This story has inspired many people. This is a short version (6500 words) in easy English, of the true story of a brave Dutch woman. The full story is told by Corrie in her book The Hiding Place, (ISBN 0340208457) which was also made into a film of the same name (by Worldwide Films). It went on general release and is still available in video shops. Corrie was able to rescue many Jews from certain death at the hands of the Nazi SS during the Holocaust. Her rescue work can be compared with Otto Schindler, in the film Schindler's List (taken from Thomas Keneally's book Schindler's Ark). It also helps us to understand the background to The Diary of Anne Frank which took place in Holland too.
Many English teachers use this book in class - it was particularly designed for school use and is one of a series.
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At the end of the book are questions which a class can think about, discuss, or write on. If you print it from your browser, use a small font. On Microsoft Internet Explorer 3, toggle the 'Font' button for smallest font display, or go 'View' and 'fonts'. On Netscape, go to 'Options', 'General Preferences' and 'fonts'. You could also save it onto a floppy disk or your hard disk to read off-line.
There is also a zipped file of the story in formats .RTF or MS doc for you to download if you prefer. These files do not contain the pictures.
The War starts
"You need not fear," said the Dutch Prime Minister over the radio. "We shall not be attacked by any of the countries fighting in this war. They have promised this."
Father ten Boom suddenly turned off the radio. His two daughters, Corrie and Betsie, looked up in surprise.
"The Prime Minister is wrong," said the old watchmaker. There will be war. Germany will attack us and we shall be defeated."
That night Corrie and Betsie woke up to the sound of explosions. Hitler had suddenly attacked the peace-loving country of Holland without warning. The Dutch army fought bravely for five days, but they had no chance against Hitler's army and air force.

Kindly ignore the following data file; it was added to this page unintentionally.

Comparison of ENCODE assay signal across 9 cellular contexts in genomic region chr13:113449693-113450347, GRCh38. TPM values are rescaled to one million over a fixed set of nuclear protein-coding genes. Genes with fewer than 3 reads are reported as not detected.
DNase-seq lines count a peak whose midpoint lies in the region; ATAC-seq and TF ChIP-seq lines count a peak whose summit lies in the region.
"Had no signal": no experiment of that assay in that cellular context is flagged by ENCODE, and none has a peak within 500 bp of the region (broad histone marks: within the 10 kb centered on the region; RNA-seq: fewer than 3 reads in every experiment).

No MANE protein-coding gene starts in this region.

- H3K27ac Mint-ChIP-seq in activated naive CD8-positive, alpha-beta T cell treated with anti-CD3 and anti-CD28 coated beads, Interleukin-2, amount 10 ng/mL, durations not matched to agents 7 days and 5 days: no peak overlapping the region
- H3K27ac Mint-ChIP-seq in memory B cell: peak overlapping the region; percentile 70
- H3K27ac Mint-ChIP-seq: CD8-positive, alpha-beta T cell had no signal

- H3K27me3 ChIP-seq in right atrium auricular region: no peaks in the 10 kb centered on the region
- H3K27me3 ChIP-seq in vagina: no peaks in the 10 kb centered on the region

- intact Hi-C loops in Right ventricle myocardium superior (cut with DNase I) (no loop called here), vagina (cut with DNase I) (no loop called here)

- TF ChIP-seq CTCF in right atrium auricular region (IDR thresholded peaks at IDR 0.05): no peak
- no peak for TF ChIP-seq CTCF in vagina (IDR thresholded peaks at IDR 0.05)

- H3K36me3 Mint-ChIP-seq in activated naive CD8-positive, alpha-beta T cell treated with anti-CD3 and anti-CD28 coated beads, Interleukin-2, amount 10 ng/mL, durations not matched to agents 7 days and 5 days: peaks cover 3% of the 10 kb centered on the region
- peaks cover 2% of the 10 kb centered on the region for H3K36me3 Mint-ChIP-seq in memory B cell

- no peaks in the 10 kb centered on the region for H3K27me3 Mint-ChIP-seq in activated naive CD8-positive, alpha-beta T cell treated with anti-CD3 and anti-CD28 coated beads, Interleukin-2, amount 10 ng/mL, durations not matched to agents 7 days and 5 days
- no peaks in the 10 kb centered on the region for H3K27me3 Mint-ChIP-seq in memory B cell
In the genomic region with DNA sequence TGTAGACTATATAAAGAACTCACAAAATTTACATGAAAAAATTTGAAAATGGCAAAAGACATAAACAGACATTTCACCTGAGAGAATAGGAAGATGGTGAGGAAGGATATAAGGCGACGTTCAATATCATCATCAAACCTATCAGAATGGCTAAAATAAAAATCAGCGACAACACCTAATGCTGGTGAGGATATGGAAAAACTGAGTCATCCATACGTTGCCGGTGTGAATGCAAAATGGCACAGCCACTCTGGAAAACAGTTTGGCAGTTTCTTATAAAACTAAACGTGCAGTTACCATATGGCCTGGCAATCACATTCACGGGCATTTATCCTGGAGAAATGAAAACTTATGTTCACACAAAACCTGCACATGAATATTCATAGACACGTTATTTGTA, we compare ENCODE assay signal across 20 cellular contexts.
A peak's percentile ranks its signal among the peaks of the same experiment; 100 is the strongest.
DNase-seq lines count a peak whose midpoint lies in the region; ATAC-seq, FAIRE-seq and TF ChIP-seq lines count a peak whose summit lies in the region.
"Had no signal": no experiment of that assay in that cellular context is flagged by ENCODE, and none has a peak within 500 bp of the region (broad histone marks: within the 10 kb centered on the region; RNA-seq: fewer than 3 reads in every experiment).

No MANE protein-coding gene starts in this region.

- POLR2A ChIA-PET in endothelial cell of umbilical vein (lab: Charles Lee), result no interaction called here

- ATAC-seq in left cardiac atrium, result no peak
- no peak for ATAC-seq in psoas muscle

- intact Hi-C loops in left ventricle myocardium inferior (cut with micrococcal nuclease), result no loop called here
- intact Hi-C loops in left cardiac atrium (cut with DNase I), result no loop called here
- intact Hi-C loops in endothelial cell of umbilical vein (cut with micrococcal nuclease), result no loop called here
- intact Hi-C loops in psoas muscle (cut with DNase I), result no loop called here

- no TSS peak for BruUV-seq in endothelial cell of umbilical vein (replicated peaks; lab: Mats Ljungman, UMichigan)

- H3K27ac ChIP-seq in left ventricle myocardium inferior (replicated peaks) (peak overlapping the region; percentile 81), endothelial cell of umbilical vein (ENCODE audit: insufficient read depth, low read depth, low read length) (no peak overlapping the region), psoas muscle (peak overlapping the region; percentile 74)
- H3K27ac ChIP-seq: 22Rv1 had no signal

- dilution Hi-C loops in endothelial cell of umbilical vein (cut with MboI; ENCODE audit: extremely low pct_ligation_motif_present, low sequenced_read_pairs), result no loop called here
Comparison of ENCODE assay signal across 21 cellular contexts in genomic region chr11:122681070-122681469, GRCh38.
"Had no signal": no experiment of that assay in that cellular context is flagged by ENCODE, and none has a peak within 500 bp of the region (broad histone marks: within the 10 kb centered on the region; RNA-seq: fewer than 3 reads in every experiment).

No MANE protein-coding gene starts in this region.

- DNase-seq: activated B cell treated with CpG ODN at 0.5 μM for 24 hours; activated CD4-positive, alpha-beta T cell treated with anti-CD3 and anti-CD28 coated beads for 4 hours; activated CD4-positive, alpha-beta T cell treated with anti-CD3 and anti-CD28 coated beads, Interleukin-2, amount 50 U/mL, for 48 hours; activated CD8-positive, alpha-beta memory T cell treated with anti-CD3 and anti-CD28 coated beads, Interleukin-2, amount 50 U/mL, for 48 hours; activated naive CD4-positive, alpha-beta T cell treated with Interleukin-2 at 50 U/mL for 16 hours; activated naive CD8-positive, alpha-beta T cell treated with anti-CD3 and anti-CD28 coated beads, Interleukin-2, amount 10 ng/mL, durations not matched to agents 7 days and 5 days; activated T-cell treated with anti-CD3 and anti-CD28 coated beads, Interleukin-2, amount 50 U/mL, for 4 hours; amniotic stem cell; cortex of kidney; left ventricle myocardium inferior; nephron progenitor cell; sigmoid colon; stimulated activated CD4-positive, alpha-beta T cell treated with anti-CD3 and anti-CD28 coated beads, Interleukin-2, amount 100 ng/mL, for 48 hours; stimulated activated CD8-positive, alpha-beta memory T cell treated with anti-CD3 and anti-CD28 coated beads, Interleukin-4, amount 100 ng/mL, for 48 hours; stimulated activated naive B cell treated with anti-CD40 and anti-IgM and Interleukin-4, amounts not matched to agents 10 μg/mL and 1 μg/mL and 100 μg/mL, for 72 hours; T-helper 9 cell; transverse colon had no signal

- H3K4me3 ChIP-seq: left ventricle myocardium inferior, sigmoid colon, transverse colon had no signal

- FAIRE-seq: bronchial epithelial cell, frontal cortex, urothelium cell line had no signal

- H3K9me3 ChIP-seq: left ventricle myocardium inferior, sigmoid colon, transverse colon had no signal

Gradually life changed for the old watchmaker and his family. The streets of Haarlem, the Dutch town where they lived, were filled with German soldiers. No one could buy food unless they had a ration card. Dutch newspapers were stopped. All radio sets had to be given up (although the ten Boom family secretly kept one). Then there was the "curfew", which meant that no one was allowed on the streets after a certain time. At first this was fairly late, but gradually it became earlier and earlier, until at last curfew was at six o'clock in the evening.
This meant that Corrie had to close down all her girls' clubs, which she had run for nearly twenty years. These had been started for girls of 12-18 years, and included activities like gymnastics, music, walking and camping. But in the midst of all the fun, Corrie had taken time to teach the girls that God loved them, and that they could always turn to Him in prayer. She also ran a club for mentally-handicapped young people, and she found that many of them really understood when she told them of God's love.
Now all this had to end. Corrie was glad she had taught the girls more than how to enjoy themselves. During the terrible years that followed, many of them found real strength from the faith in God that they had learned from Corrie.
The Star of David
German soldiers confiscating radio sets
(Still from The Hiding Place)
Soon worse things happened. One Sunday afternoon, all the young men out on the streets were rounded up by German soldiers and sent to Germany as slave factory-workers. Some were never seen again. From that time onwards, young Dutchmen had to go about secretly or stay in hiding.
The German soldiers also began to smash the windows of shops owned by Jewish people and steal the goods inside. Sometimes the Jewish shopkeepers and their families disappeared as well. At the time, no one knew what happened to them. Now we know that Hitler and the Nazis murdered over six million Jews in Europe.
One day there was an order for all the Jewish people in Holland to report to the police. They were told that they must wear a bright yellow star, the "Star of David", on their clothes, wherever they went. The Jews had always been proud of this sign, but now it had become a label that set them apart from other people.
The ten Boom family were very sad about this. They loved the Jewish people because the Bible says that they are God's "chosen people". Jesus Himself was a Jew, and most of the Bible has come to us through the Jews.
Father ten Boom also had a son, called Willem. Willem was a church minister, and had worked with Jewish people for a long time. He had a large house in Hilversum for Jews who had escaped from Hitler's Germany before the war. Now he had to find safer places for them to live.